Vegetarian Olivier potato salad is also known as Russian potato salad. This recipe is vegetarian, just like my mom always made it, and doesn’t include ham. This creamy potato salad is a staple for the holidays and always enjoyed by everyone.

russian potato salad or salad olivier

This Russian potato salad isn’t really a salad, it’s more a hearty side dish. The recipe I’m sharing is the same my mom always used, although she never really wrote it down. She just knew how it should taste. She would try spoonfuls as she made it and if the flavor wasn’t quite there she adjusted accordingly.

To me she was the Queen of this salad and always got rave reviews. I asked her about what made her recipe special and she always said “I don’t get it, it’s so simple, I just put equal parts of everything in and it just works”.

About Olivier salad

This vegetarian salad Olivier is made just like the classic version, except it’s made without ham. And honestly a potato salad like this one doesn’t need ham. Between the vegetables, mayonnaise and eggs, it’s plenty filling.

This is an indulgent potato salad that you can make ahead of time. I’m convinced it tastes better after it’s had some time to sit in the refrigerator.

Olivier salad is also a holiday staple in Slovenia. It’s a comfort food loved by many and at least in my family, it’s the one thing everyone reaches for when we have dinner together. People serve this at birthday parties, at any family event, and it’s always a big hit.

As a host, I love to make a bigger batch. Worst case scenario some of it is leftover. And it honestly makes a great breakfast with some cheese and toasted bread.

More salad recipes to explore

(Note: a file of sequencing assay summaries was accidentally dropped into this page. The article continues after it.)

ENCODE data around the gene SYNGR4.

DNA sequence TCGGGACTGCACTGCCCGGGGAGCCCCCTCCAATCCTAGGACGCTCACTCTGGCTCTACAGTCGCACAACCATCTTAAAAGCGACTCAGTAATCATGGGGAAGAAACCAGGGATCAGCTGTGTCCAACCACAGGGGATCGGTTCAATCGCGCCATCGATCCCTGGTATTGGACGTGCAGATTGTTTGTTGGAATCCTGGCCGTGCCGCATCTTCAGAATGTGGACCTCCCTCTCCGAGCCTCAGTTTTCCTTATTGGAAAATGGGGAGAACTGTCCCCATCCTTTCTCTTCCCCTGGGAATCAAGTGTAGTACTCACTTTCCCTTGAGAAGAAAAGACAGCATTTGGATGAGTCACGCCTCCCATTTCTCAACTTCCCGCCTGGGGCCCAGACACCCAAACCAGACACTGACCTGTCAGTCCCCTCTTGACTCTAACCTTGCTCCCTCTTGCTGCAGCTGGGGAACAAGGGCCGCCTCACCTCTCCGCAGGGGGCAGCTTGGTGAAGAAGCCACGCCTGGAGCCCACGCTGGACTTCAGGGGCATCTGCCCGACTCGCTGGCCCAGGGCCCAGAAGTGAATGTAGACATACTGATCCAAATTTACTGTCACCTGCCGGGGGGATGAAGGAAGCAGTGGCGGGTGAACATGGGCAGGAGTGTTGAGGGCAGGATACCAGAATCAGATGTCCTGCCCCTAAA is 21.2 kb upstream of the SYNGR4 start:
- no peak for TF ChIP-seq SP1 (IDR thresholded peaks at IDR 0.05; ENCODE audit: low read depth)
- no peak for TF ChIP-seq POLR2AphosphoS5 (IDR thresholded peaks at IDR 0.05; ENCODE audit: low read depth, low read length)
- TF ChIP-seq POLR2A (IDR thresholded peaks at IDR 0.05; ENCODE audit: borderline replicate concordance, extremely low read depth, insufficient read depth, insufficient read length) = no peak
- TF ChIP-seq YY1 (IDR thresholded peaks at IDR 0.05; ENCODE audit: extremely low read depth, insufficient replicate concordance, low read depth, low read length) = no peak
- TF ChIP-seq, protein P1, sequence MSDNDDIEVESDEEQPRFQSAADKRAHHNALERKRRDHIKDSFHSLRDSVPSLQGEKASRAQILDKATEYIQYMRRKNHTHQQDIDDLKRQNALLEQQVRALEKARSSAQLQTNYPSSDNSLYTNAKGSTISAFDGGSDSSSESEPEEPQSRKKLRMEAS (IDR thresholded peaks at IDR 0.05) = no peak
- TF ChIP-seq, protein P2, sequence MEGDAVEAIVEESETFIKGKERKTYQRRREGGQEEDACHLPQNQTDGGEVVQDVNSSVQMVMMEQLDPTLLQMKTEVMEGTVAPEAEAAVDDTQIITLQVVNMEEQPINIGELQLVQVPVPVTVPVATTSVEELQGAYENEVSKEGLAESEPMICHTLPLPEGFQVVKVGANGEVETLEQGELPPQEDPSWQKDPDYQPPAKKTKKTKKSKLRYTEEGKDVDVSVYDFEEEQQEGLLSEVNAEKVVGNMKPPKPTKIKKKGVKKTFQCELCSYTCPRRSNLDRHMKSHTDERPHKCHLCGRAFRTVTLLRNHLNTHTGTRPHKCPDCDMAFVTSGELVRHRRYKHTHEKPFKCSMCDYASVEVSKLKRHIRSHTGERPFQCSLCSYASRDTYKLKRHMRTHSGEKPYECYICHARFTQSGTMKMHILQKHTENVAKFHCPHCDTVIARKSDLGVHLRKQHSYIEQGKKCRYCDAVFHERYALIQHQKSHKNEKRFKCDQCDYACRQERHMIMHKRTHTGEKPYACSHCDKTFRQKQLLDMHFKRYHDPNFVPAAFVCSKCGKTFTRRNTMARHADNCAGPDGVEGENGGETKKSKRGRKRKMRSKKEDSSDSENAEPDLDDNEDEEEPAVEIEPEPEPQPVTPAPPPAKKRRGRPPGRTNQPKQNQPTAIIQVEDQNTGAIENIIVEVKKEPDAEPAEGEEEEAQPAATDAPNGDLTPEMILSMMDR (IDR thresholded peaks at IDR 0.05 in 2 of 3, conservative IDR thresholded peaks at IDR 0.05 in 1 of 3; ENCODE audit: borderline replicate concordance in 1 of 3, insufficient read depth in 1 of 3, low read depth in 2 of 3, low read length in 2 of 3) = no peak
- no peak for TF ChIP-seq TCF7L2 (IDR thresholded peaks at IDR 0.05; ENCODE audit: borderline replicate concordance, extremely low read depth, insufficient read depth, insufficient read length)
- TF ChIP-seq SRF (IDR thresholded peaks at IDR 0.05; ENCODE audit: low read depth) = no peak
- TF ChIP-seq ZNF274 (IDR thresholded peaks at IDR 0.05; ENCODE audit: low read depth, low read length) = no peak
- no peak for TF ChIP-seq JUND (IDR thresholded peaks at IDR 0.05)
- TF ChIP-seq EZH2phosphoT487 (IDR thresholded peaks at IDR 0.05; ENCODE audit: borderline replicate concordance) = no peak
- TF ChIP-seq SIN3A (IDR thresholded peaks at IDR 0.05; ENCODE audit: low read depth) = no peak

russian potato salad olivier

russian potato salad olivier


Vegetarian Olivier potato salad

This Russian potato salad with mayonaise is a dinner favorite for the holidays. It can be made ahead and goes with anything, especially with bread and cheese.
Prep 30 minutes
Cook 40 minutes
Chill time 1 hour
Total Time 2 hours 10 minutes
Servings 6


  • 2 pounds potatoes use Yukon gold potatoes
  • 16 oz frozen peas and carrots mix
  • 4 large eggs
  • 8 oz dill pickles
  • 2 tablespoons pickle brine from the jar of pickles
  • 8 tablespoons mayonnaise more to taste
  • 2 teaspoons fine sea salt more to taste
  • 1 tablespoon red wine vinegar more to taste


  • Place whole potatoes in a large pot, cover them with water and bring to a boil over high heat. Lower heat to medium, partially cover with a lid and cook potatoes until easily pierced with a fork, 40-60 minutes (depends on the size of potatoes.)
  • Transfer cooked potatoes to a large bowl of cold water. Remove the skins, chop the potatoes into 1-inch (2.5 cm) bits and transfer them to a very large mixing bowl.
  • As the potatoes cook, bring another pot of salted water to a boil and cook frozen peas and carrots until they are fork tender. Drain them and add them to a large mixing bowl (the same you'll use for potatoes).
  • Ass the other vegetables cook, place eggs in a medium pot, cover them with water, put on a lid and bring to a boil over high heat. Once boiling, remove the pot from heat and keep eggs covered. Let them sit for 15 minutes. Then rinse eggs under cold water, peel and finely chop the eggs. Add to the bowl with peas and carrots.
  • Meanwhile, as all the ingredients cook, finely chop the pickles. Transfer them to the same mixing bowl.
  • Once you have all the vegetables and eggs, stir them well until all the ingredients are evenly distributed throughout. Add mayonnaise, pickle brine, red wine vinegar and a teaspoon of salt. Stir thoroughly and taste, then season more if needed.
  • Cover the bowl with plastic wrap and chill the salad in the refrigerator for an hour or overnight. Taste it again before serving and add more mayonnaise if needed (as the potatoes soak some up). Store leftover salad covered in the refrigerator and eat within 2-3 days.


The best potatoes for this salad are the same you would use for mashed potatoes – Yukon gold, “old” potatoes, yellow potatoes with a tough skin. 
5 from 1 vote (1 rating without comment)

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  1. Yelena says:

    Thanks for this!
    So glad someone did a recipe without meat.
    My mom did it the exact same way except no vinegar.
    My family’s version is also meatless. But we didn’t call it “French” or “Oliver” salad, we call it “White” salad or “Bely” salad.

    1. Alice says:

      It’s the best, isn’t it?!
      And thank you for sharing the names you know this under, so interesting! “bely” means white right? 🙂